What is Melioidosis and how can you avoid it?

Melioidosis, sometimes called Whitmore's Disease after the scientist who discovered it, is life-threatening disease caused by the bacteria Burkholderia pseudomallei.

How does Melioidosis spread?

Melioidosis is spread when you come into direct contact with contaminated soil and water. It can enter the body through open wounds, by inhaling contaminated dust particles or by ingesting contaminated water.

Is melioidosis contagious?

No. It is extremely rare for someone infected with melioidosis to spread it to other humans.

Who's at risk for this disease?

People in tropical areas of Thailand, Malaysia, Singapore, India, China, Vietnam and Northern Australia are most at risk since that is where the bacteria are usually found. It lives beneath the soil and comes to the surface during heavy rains, so people affected by flooding are particularly at risk.

What are the symptoms of melioidosis?

The symptoms of melioidosis can differ based on what part of the body is infected:

  • Skin infection. If only your skin is infected, you may experience pain, swelling, ulcers, aches and fever.
  • Lung infection. If you breath the bacteria into your lungs, you may experience fever, headache and shortness of breath. It may even lead to bronchitis or full-blown pneumonia.
  • Blood infection. If the disease reaches your bloodstream through a cut on your skin, you may experience headache, fever, joint pain, stomach ache and difficulty breathing. This type of infection is more common in people with other risk factors like heavy alcohol use, kidney disease and diabetes.
  • Chronic infection. This occurs when the bacteria enters the bloodstream and spreads throughout the body, affecting any number major organs including the heart and brain. Symptoms include fever, weight loss, joint pain and seizures.

How is melioidosis diagnosed?

Melioidosis can mimic the symptoms of other diseases so it usually can't be diagnosed by symptoms alone. If you are experiencing any of the symptoms of melioidosis and doctors suspect you've come into contact with contaminated soil or water, they'll take bodily samples from you (like your blood, urine, pus and other fluids).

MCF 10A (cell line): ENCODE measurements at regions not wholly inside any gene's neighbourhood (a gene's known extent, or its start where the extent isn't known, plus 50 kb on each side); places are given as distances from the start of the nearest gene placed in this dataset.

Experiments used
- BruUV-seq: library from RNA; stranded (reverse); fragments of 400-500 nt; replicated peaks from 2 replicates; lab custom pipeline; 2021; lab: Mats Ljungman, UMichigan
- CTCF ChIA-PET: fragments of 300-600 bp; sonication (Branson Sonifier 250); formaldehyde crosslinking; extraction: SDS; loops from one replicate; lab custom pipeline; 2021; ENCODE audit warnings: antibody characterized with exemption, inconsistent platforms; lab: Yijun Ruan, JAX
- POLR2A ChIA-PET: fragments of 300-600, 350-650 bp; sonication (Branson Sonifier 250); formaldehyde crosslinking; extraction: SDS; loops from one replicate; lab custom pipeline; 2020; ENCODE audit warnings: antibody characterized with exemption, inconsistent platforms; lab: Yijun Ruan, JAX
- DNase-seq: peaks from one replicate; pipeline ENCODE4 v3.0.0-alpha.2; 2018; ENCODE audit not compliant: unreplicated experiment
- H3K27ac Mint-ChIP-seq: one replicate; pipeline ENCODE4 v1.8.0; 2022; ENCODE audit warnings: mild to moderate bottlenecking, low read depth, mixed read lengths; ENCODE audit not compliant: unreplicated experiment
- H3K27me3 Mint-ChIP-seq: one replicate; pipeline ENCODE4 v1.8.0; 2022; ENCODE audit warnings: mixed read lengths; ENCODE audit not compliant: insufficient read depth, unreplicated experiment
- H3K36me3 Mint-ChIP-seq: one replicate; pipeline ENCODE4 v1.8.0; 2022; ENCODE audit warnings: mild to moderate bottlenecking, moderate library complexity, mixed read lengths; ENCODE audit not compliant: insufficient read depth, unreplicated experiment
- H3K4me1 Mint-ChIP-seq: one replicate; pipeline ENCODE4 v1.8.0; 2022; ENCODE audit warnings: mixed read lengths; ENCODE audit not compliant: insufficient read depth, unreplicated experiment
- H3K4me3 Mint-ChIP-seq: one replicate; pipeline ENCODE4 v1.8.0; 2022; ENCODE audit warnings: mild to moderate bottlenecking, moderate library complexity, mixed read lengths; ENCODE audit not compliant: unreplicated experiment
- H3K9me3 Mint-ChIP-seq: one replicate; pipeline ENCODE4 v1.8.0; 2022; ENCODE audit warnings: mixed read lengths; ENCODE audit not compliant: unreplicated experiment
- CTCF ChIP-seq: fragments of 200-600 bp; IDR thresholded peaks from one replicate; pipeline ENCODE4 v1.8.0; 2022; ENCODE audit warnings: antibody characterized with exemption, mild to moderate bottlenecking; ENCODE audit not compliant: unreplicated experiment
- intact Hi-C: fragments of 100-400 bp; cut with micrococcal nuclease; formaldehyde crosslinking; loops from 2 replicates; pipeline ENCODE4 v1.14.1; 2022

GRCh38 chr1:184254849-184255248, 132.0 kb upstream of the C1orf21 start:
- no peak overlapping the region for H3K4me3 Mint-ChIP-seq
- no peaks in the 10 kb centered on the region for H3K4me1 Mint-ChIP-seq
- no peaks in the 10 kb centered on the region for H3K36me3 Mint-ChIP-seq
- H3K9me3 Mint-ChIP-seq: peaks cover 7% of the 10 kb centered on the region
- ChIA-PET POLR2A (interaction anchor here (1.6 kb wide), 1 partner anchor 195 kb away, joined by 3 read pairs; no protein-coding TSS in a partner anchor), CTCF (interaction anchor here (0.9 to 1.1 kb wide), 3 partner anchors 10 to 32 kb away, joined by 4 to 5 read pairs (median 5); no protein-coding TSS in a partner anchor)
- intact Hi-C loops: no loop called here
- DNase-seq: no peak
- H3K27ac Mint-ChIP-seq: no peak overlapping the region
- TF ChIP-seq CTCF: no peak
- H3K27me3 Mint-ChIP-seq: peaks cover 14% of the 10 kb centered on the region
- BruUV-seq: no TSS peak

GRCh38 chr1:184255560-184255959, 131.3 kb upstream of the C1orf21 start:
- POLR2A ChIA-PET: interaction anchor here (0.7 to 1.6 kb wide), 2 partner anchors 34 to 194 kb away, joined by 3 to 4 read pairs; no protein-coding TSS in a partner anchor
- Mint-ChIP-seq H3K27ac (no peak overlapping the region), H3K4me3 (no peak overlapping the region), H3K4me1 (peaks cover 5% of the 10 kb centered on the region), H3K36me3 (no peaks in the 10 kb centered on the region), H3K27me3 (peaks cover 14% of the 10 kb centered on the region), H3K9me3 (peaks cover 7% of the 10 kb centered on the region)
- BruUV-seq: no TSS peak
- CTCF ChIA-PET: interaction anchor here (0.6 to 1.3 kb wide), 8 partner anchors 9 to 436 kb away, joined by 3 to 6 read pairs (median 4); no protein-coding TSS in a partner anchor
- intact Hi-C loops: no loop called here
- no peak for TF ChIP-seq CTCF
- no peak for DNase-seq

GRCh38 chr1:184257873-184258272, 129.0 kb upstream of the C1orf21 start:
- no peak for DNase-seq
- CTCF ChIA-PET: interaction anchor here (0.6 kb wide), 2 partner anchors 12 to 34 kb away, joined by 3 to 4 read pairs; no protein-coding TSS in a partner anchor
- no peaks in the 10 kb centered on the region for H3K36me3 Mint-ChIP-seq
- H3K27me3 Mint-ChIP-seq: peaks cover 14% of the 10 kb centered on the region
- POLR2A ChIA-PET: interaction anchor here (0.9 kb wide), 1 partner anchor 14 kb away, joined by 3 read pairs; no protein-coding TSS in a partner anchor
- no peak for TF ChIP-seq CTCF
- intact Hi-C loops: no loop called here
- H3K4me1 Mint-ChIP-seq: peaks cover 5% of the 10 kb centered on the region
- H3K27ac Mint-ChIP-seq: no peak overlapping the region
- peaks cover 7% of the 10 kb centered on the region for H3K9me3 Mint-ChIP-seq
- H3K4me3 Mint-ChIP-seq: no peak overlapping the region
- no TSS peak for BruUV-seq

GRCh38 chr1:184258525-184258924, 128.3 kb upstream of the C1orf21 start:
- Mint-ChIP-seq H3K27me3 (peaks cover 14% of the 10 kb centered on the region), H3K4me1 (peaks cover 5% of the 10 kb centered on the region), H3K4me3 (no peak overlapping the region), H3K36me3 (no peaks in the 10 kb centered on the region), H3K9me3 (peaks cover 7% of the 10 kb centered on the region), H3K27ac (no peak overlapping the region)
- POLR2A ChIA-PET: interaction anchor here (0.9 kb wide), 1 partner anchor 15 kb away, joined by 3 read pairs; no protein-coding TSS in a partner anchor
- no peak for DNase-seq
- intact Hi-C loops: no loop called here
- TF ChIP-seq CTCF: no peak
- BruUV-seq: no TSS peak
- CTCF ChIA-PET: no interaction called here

If they can grow the bacteria out of the sample, then its a clear sign you're infected.

How is it treated?

If you contract melioidosis, your treatment will consists of two stages:

  • Stage 1: Intravenous antibiotics. For about 10-14 days, you'll get an antibiotic injection every 6-8 hours to keep your fever under control and to keep your body from shutting down. The antibiotics most commonly used are either ceftazidime or meropenem.
  • Stage 2: Oral antibiotics. For about 10-20 weeks, you'll take an antibiotic by mouth to eradicate the bacteria from your system. The most common one is co-trimoxazole. Pregnant women and children under 12 may receive co-amoxiclav instead.

Can you prevent the disease?

The only way to prevent melioidosis is to limit your exposure to the bacteria that causes it. Here are some tips to help keep you safe if you live in an area where melioidosis is prevalent:

  • Wear waterproof boots, gloves and clothing if you work on a farm, you're cleaning up after a flood or you work in soil or standing water.
  • Stay completely away from soil and standing water if you have any open wounds or you have diabetes, kidney disease, liver disease or chronic lung infections.

Picture: Shutterstock

Was this content helpful to you? No  Yes

Related Posts

You might like these...

Ask an Expert

You are about to post a question on

  • Do not enter personal information (eg. surname, phone number, bank details) as your question will be made public
  • is a financial comparison and information service, not a bank or product provider
  • We cannot provide you with personal advice or recommendations
  • Your answer might already be waiting – check previous questions below to see if yours has already been asked

Finder only provides general advice and factual information, so consider your own circumstances, or seek advice before you decide to act on our content. By submitting a question, you're accepting our Terms of Use, Disclaimer & Privacy Policy and Privacy & Cookies Policy.
Ask a question
Go to site